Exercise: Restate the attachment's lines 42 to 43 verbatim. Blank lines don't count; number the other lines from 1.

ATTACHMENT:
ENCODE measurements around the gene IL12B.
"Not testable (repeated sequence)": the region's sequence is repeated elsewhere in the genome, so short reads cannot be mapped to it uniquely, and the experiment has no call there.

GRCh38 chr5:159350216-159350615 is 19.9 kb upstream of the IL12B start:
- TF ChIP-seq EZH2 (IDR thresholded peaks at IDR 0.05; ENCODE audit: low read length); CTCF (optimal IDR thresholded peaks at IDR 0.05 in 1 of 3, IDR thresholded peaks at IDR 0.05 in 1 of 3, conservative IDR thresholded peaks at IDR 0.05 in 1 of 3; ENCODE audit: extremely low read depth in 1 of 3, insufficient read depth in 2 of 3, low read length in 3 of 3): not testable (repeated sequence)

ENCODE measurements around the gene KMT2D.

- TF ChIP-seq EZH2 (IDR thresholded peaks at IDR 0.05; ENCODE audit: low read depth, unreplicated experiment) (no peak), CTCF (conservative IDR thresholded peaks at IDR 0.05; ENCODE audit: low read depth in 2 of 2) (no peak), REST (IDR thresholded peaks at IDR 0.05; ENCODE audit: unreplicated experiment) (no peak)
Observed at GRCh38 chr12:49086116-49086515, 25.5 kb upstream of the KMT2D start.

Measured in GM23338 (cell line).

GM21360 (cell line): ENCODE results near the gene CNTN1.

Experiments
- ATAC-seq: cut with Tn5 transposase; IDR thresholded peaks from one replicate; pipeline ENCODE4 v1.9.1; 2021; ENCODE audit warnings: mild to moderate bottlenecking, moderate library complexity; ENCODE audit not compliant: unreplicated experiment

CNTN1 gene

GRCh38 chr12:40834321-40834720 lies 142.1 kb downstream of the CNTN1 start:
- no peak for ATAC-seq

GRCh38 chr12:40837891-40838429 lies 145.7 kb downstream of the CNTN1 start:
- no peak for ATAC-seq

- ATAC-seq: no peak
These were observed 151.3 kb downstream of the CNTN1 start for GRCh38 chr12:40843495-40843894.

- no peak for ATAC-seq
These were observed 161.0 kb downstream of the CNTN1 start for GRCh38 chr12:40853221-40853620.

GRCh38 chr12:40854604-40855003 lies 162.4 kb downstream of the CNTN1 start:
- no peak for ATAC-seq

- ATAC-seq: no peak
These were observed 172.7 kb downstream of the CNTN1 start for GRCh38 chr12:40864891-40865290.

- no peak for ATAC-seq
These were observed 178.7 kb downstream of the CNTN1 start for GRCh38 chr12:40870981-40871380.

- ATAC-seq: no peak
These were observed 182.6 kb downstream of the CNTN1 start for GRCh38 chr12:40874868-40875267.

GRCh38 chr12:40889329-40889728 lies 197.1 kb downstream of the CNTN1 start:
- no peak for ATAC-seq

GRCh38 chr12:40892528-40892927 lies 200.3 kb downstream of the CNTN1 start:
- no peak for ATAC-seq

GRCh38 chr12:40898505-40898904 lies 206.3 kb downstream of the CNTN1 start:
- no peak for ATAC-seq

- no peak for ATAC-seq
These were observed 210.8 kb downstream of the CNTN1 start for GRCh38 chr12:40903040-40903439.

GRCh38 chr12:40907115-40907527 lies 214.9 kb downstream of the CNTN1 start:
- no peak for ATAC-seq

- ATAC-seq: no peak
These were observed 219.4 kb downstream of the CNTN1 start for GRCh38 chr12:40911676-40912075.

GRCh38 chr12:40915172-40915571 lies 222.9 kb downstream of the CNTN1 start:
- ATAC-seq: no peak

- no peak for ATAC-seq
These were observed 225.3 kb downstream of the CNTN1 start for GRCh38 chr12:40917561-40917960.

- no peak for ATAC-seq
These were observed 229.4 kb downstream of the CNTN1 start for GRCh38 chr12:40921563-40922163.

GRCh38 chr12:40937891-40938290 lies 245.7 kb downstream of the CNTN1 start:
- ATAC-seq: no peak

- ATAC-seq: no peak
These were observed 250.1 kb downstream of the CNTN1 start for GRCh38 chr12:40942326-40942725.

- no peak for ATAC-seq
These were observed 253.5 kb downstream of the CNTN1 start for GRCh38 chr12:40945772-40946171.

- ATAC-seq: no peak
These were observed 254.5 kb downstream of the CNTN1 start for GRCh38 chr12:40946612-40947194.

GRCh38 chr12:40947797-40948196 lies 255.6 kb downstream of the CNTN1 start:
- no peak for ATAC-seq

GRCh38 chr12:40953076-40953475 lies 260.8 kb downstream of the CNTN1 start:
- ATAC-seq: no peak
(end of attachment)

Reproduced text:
- ATAC-seq: no peak

- no peak for ATAC-seq